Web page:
For multicellular organisms to maintain distinct and specialized cell types, the genomes of a given lineage have to be partitioned such that unwanted developmental programs become heritably repressed. This partitioning is carried out by a nuclear ultrastructure called heterochromatin. We now understand that in stem cells, genome partitioning is highly dynamic, in that pre-existing small heterochromatin regions progressively expand (?spread?) in differentiation. This dynamic behavior contrasts with our prior understanding, which indicated that heterochromatin regions are delimited by hard-wired, DNA sequence encoded ?start? and ?stop? sites. Yet, this dynamic heterochromatin spreading is absolutely required for normal differentiation, and we do not understand how it is mechanistically accomplished or regulated by the cell. Here, we propose to uncover the biochemical and genetic basis of dynamic heterochromatin spreading in embryonic stem cell differentiation. The dynamic spreading reaction remains opaque because it has not been addressed at the appropriate length scale and timescale. Heterochromatin spreading occurs over stretches of the chromosome, 100s to 1000s of nucleosomes, and over a certain time window after S-phase. Previous studies have focused on documenting genome-wide effects, obtained in static snapshots. To capture the dynamics of the process at the correct length- and timescale, we will deploy two cutting edge, purpose built testbeds: 1) We will follow heterochromatin spreading in real time in single stem cells, following the induction of differentiation programs. This will be enabled by a multiple fluorescent reporter based heterochromatin spreading sensor we recently validated. The dynamics of long-range spreading have to date not been visualized. 2) We will biochemically reconstitute the heterochromatin spreading process using modular, barcoded chromatin reagents. We will determine the propagation kinetics of histone methylation, the spreading signal, and the biochemical activity of boundary elements in stopping this process. The spreading reaction has to date not been successfully reconstituted. Using these testbeds, we can ask several critical questions about dynamic, heterochromatin-driven genome partitioning: How does the cell regulate dynamic spreading? One hypothesis would be that the spreading reaction itself is tuned. An alternative hypothesis is that spreading is promoted by removal of a ?block?, i.e. via dismantling of spreading boundaries, or rearranging chromosome structural territories. Our testbeds will allow us to distinguish between these hypotheses. Additionally, we will begin to address the question whether spreading is a driver of differentiation, or a consequence of it, exploiting the exquisite resolution of our single cell system. Finally, we intend to use dynamic heterochromatin spreading as a means to identify and remedy inefficiencies in differentiating lineages from induced pluripotent cells. We will use the combination of our testbeds to devise tools to artificially tune the spreading reaction at will, in order to achieve genetically stable lineage decisions and provide highly predictable differentiation for regenerative medicine.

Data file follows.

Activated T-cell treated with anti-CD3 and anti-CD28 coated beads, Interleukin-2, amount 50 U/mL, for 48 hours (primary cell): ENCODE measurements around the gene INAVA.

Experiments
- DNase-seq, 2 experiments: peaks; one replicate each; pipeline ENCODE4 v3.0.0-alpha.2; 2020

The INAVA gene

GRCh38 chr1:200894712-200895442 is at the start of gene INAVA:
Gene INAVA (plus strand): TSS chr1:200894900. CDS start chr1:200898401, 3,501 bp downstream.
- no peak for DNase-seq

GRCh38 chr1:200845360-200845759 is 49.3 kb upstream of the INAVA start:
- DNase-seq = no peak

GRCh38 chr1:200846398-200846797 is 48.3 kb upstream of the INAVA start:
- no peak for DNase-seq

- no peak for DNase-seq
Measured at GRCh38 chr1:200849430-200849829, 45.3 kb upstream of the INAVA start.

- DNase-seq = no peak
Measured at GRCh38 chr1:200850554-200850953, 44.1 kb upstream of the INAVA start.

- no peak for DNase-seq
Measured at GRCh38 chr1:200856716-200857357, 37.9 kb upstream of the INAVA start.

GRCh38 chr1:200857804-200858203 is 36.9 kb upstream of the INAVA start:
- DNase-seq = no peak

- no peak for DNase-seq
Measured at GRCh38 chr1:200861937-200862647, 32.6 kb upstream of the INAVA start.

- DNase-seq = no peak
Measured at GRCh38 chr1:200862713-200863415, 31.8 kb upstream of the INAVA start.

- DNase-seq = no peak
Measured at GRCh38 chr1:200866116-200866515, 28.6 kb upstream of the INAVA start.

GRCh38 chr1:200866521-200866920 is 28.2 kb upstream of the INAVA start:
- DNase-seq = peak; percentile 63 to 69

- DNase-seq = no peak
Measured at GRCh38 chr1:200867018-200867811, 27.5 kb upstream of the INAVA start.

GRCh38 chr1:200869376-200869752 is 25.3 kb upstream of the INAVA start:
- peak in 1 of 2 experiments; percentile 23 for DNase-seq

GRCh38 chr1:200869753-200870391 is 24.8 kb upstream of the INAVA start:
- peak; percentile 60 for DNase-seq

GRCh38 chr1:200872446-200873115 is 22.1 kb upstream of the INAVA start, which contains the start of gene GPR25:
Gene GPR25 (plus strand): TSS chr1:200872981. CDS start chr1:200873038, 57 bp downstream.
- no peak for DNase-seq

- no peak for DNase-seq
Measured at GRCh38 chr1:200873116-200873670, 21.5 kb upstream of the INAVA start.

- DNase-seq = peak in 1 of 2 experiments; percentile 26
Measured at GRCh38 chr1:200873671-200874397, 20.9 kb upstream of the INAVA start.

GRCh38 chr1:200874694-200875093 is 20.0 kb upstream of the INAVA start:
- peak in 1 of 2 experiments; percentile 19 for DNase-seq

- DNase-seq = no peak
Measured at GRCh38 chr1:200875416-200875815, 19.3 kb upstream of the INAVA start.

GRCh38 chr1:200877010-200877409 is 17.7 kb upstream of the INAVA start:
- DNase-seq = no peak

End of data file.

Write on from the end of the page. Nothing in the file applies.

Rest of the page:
Public Health Relevance

In regenerative medicine, the ability to drive lineage choices starting from stem cells is key to success, yet this process remains stochastic and not always efficient, which has been linked to differences in the epigenome. Different lineages are typified by divergent patterns of genome partitioning, and in differentiation from stem cells, this essential process occurs in a dynamic and stepwise fashion, subjecting increasing stretches of the chromosome to heritable repression. We propose to uncover the cellular, genetic and biochemical basis for dynamic genome partitioning in single embryonic stem cells, and aim to use this information to engineer and stabilize lineage choices by manipulating the genome partitioning process.

National Institute of Health (NIH)
National Institute of General Medical Sciences (NIGMS)
NIH Director’s New Innovator Awards (DP2)
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Special Emphasis Panel (ZRG1)
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Carter, Anthony D
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University of California San Francisco
Schools of Medicine
San Francisco
United States
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